USS Saratoga Decklog.

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There are 2885 entries in 121 pages and you are on page number 15

Decklog by Davis Elwood Norton on Friday, June 01, 2012 at 14:15 My father Davis Elwood Norton (Dutch)as his shipmate may know him by. I would like if any one who served with him during WW II on the USS Saratoga would send me a e-mail at genorton@live.com I would appreicate it. Thank you for your service.
Kentucky

Decklog by michael bruce on Friday, June 01, 2012 at 12:49 I am sorry to hear that my ship is being scaped my four years on that ship 1981-1985 some of the best years of my life IC 3rd class bruce
Maryland

Decklog by Mary Williams Rhodes on Wednesday, May 30, 2012 at 10:53 My dad was a Torpedoman 1st Class, aboard the Sara for a time. His name was Herbert "Bill" Williams, and he was from Western Kentucky. I have a photo taken aboard the carrier with his brother, James Thomas (JT) Williams and 6 other crew members, whose names I do not know. The photo was taken Feb/Mar 1946. I have sent a copy of this photo to the U.S.S. Saratoga Association. My dad also served on the USS Yorktown (when it sank) and the USS Lexington. After being on 3 aircraft carriers that were destroyed or severely damaged, he did not re-enlist. His thought was he might not be so lucky the 4th time around. He told my brother and I many stories of his naval days. He watched the movie MIDWAY countless times, telling us different things that happened. The only photos I have are ones a deceased aunt left me. His metals, photo books and momentos where destroyed when my brothers house burnt on Mother's Day, 1993. I have heard that replacement medals and naval records can be obtained. I have completed the military forms 3 times and sent them in over the last few years with no luck. If anyone can offer advice, I would greatly appreciate it. Mary Williams Rhodes. Email: mrhodes123@yahoo.com
Arkansas

Decklog by gary wheeler on Monday, May 28, 2012 at 20:52 shout out to marc jacob: you said you were in crash & dash 73 - 75 did have the nic name "shakey jake"? and hung around with that cajoun crazy "hoss "? if you want to e- mail me @ hd4645@hotmail.com like to hear from you
California

Decklog by Mack L White on Monday, May 28, 2012 at 15:00 Served 62-65. V-6 Division. Worked flight deck for a year and then yoeman in V-6 Office for a year. Great times aboard the Sara.
Texas

Decklog by James Bentley on Monday, May 28, 2012 at 12:01 I hope all of you have a safe Memoral day.Thanks to all of the shippmates that served on The Saratoga.I was on her 1959 -1960 cat crew cat 2.Had a great bunch of friends.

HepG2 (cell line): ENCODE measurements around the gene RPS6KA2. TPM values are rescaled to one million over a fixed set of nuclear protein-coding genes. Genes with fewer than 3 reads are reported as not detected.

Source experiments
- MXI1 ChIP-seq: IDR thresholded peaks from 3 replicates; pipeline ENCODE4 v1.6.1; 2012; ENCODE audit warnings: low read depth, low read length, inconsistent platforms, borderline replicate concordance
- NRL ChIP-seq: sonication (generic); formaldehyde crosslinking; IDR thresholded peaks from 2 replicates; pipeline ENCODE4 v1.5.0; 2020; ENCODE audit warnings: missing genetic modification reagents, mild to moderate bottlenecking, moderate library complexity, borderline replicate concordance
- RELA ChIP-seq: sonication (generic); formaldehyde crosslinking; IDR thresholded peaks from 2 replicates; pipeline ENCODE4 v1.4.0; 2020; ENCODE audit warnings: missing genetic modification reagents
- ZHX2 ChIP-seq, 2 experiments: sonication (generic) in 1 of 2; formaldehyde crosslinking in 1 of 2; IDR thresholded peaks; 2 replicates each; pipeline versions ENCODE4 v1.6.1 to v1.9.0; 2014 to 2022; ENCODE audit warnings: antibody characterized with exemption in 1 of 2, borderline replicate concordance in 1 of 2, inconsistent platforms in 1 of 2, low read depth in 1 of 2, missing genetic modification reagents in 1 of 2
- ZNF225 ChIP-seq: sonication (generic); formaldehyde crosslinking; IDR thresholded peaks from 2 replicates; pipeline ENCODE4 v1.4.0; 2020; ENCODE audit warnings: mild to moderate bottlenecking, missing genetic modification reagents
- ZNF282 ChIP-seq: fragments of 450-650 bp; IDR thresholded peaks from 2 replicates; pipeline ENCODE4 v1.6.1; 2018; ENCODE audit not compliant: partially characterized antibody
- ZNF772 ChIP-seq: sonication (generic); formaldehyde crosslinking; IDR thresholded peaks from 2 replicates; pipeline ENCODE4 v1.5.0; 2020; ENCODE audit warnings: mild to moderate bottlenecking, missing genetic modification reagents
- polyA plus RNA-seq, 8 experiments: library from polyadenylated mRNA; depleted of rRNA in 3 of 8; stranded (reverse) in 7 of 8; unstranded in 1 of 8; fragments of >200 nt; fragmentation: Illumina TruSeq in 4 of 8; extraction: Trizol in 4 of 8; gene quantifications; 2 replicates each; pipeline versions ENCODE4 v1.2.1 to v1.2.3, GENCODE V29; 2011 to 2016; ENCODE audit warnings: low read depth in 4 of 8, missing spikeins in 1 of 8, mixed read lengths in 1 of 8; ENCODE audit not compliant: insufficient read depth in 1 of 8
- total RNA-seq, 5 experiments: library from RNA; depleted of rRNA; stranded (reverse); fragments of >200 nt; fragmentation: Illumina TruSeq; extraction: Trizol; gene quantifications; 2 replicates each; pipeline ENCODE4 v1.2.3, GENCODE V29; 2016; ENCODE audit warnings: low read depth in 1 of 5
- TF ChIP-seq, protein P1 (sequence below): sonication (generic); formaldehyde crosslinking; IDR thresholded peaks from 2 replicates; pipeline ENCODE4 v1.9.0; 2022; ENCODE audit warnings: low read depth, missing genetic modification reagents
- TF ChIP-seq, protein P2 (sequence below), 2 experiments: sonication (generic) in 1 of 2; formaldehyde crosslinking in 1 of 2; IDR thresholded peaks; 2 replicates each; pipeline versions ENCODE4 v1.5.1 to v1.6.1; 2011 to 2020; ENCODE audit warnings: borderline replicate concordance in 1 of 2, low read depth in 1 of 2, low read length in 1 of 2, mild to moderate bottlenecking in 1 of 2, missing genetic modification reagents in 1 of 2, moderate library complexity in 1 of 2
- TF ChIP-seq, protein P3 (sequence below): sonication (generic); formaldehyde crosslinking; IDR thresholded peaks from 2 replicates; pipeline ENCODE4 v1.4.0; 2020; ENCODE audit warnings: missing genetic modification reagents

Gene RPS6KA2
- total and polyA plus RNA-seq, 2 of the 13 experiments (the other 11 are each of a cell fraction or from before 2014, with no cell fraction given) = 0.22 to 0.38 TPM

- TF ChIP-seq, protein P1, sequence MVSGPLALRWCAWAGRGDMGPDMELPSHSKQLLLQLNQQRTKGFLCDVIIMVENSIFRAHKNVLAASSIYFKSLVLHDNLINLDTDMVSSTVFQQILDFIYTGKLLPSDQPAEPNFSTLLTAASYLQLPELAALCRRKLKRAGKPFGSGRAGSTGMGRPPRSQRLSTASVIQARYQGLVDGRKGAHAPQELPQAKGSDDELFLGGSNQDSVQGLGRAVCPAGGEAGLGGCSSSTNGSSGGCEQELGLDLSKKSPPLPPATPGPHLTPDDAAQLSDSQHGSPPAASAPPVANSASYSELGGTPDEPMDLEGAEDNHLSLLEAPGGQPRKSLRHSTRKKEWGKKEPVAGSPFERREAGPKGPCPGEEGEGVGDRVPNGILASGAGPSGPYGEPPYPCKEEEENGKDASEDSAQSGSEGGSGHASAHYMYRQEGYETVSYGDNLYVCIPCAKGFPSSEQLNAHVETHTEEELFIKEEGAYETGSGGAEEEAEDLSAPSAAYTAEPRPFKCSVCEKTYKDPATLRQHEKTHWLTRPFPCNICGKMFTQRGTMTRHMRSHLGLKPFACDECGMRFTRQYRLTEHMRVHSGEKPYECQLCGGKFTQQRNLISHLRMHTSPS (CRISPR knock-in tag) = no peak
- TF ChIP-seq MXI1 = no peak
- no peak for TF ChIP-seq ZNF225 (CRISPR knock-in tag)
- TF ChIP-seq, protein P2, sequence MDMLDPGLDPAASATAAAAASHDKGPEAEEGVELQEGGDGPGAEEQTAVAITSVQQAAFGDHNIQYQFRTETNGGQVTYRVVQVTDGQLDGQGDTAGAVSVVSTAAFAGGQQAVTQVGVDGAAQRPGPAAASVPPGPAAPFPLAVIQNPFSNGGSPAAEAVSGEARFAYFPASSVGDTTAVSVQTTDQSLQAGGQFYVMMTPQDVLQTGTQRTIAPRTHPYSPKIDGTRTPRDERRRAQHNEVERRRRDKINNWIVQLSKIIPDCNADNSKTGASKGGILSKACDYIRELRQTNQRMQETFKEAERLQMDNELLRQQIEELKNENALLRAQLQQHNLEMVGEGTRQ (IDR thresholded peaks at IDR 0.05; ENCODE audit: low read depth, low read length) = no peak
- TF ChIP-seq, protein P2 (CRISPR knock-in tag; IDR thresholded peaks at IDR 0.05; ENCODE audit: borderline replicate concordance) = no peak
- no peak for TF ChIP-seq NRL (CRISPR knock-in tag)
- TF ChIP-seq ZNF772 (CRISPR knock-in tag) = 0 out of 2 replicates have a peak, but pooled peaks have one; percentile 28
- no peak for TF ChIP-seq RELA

None Given

Decklog by William G Honley on Monday, May 28, 2012 at 05:11 Was on board the Sara 1960 to1962. woked OI division. Have fond memories of this time in my life
Louisiana

Decklog by James Hopkinson on Saturday, May 26, 2012 at 20:21 Hi former Sara Crew
I have been reading some posts on the MMR fire with the sad loss of life. I was on the Sara a few years later fom 1966 -1969, I was an IC electrician and for the 4 years on the Sara I was on the inport fire party as on scene electrican and comunications. We did fight a couple of MMR fires that were not anything like what was just discribed.
Does any one remember the fire we had while in the Philly shipyard. The fire started on the 02 deck upforward on a Friday night and burned undiscovered untill Sunday and it took about 6 to 8 hours or more to put it out. Pumping Jan or Feb Delaware river water that was a couple of degrees above freezing was not fun - waist up burning, waist down freezing. The fire party thought we would would never put the dam fire out because it had spread from closed space to space for two days. After reporting the fire is out and than reporting the fire was on again and again the XO got on the sound power line and started giving me a lot of crap that was not proper phone talking procedures and I told him to shut the f___ up. He than said who is this and I said JH IC3 and I said who the hell are you and he said the XO - and if and when you guys ever put this fire out I want to see you sailor. I did see the XO after the fire and he had not sence of humor. I did keep my crow. Any sailors out there remember this fire that started in a void full of the netting the BM's hung over the side of the ship for painting on the hull?
Good health and calm seas to all.
Jim Hopkinson IC2 jhop1@aol.com
Michigan

Decklog by Bud Beal on Friday, May 25, 2012 at 22:34 Hi Sammy, whats up with the ships store? I need some new gear.
Massachusetts

Decklog by BOB GREENBERG on Wednesday, May 23, 2012 at 07:43 Line Rat in VF-31 1963-66,F4B Phantom II
A/C # 105. Had a blast !!
Email.....sv57en@aol.com. Do you remember he PAN-AM Club n Barcelona ?
New York

Decklog by Timotht Gerad Fitzpratrick on Monday, May 21, 2012 at 08:51 does any one know any thing about the award that Timothy Fitzpratrick wom, he was on board in 1971, something happened in May .
Virginia

Decklog by Jimmy E. Cole on Sunday, May 20, 2012 at 19:24 VA35 1960 to 1963 email n9ncajim@yahoo.com ATN3
California

Decklog by blair connelly on Friday, May 18, 2012 at 11:35 i served on the sara from feb 1990 to oct 1993, air dept v3 div and i loved the time i spent on her. 2 deployments one of them being operation desert sheild/storm.
Nevada

Decklog by asm2 pete calabrese on Friday, May 18, 2012 at 10:04 served aboard 1974 to 1976 assined to aimd ground support division as a flight deck trouble shooter
New York

Decklog by ABH3 Terrence Thoman on Friday, May 18, 2012 at 08:56 V-1 Div - 1983-1985 - In search of shipmate AB Robert Cardona
Pennsylvania

Decklog by Richard Davis on Thursday, May 17, 2012 at 13:34 Served in Deck Division under BM1 Charlie King on Board the Saratoga During cuban crisis and a partial med cruise after
South Carolina

Decklog by Benjamin Trout on Wednesday, May 16, 2012 at 08:16 Updated email: bentrout69@gmail.com
Would love to reconnect with guys from G3 or OC.
New York

Decklog by Eric Jenislawski on Tuesday, May 15, 2012 at 22:31 I regret to report the December 2011 death of Joseph Jenislawski, my father, who served aboard the Saratoga as a baker, S2 division, from 1956-1960. He always spoke highly of his times on the Sara, particularly the Med cruise of 1958, the yearbook for which I have, but it is surely more staid than all the fun he said you had together. The Navy sent a moving honor guard detachment to his funeral, for which I am grateful. Should anyone have known him, you can reach me at ejj1995 at yahoo dot com.